Morrow County moved forward on one environmental issue today while leaving another for another day.
County commissioners voted unanimously to approve zoning-code changes to regulate where wind turbines, a source of renewable energy, can be built.
The county Board of Health met this evening to hear from backers of a construction-debris landfill project but made no decisions.
The zoning changes were prompted by interest from outside developers who want to build turbines in Congress and North Bloomfield townships, where zoning is controlled by the county.
“Offshore wind on Lake Erie is the best (source) in Ohio, but Morrow is up there,” said Amy Gomberg, a spokeswoman for Environment Ohio, an advocacy organization.
“These regulations will allow for utility-scale wind farms,” she said.
The regulations limit turbine height to 400 feet and provide for setbacks from structures, roads and property lines. If two adjoining property owners agree, the requirement dealing with distance from property lines can be waived.
Dennis Leader, one of a group of Morrow County property owners who together control about 7,000 acres, said the group has been approached by three wind-energy developers.
“We’ve been looking at the economic benefits to ourselves and the overall benefits and impacts to the community,” Leader said.
“I think most of us have been neutral (about building turbines), but I think the regulations are good and the waiver is a good compromise.”
Gomberg said the state currently has only four utility-class turbines. All four are in Bowling Green, where they generate enough electricity to power 2,000 homes per year.
Legislation currently pending in the Ohio House would stimulate wind-energy development by requiring state electric utilities to obtain at least 0.25 percent of their energy from renewable sources by the end of 2009 and 12.5 percent by 2025, she added.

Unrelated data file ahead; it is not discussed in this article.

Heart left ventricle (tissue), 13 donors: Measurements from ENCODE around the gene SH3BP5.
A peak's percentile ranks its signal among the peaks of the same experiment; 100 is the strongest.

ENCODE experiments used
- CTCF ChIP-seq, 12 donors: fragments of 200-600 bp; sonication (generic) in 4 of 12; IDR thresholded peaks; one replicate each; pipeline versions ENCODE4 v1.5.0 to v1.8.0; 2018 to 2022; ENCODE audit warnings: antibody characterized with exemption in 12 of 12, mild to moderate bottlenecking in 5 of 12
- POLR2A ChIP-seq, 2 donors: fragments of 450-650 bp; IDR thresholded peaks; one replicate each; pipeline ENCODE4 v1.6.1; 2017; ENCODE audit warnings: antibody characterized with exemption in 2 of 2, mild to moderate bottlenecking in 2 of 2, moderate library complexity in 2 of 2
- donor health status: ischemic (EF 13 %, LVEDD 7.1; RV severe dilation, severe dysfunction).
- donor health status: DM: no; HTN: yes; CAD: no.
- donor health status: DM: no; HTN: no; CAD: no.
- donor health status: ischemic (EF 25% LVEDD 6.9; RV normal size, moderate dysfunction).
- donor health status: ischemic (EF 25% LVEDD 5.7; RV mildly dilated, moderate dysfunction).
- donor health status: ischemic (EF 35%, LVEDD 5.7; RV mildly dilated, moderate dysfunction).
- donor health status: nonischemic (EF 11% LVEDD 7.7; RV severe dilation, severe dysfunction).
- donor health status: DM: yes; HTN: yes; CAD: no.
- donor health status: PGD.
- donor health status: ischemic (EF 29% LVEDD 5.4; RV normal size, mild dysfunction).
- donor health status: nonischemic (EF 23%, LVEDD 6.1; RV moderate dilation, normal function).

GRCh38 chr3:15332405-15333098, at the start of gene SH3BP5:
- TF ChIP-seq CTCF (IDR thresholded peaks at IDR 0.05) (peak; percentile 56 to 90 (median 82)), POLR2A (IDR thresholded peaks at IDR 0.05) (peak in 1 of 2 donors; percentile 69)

Commissioner Olen Jackson said he and his fellow commissioners support renewable-energy development but wanted to make sure they got the zoning issues sorted out properly because of their experience with the proposed construction- and demolition-debris landfill.
Since 2003, a Columbus-based developer has tried to obtain the necessary permits to build such a landfill in the northern part of the county, about 35 miles north of Columbus.
At a hearing tonight, the county’s Board of Health heard arguments from representatives for Washington Environmental Services Ltd., which seeks to transfer the operating license for the proposed landfill to an East Coast-based partnership known as Washington Environmental Services LLC.
In December, the board issued a notice of intent to deny the permit-transfer application, largely because of a larceny conviction and other criminal investigations into the East Coast partners.
Attorney April Bott, representing the company that wants the license, argued the conviction had nothing to do with landfills.
Michael Cyphert, an attorney for the current license holder, said public comments about the transfer were like “the rumor and innuendo scene with the Salem witch trials.”
By Jane Hawes
25 February 2008
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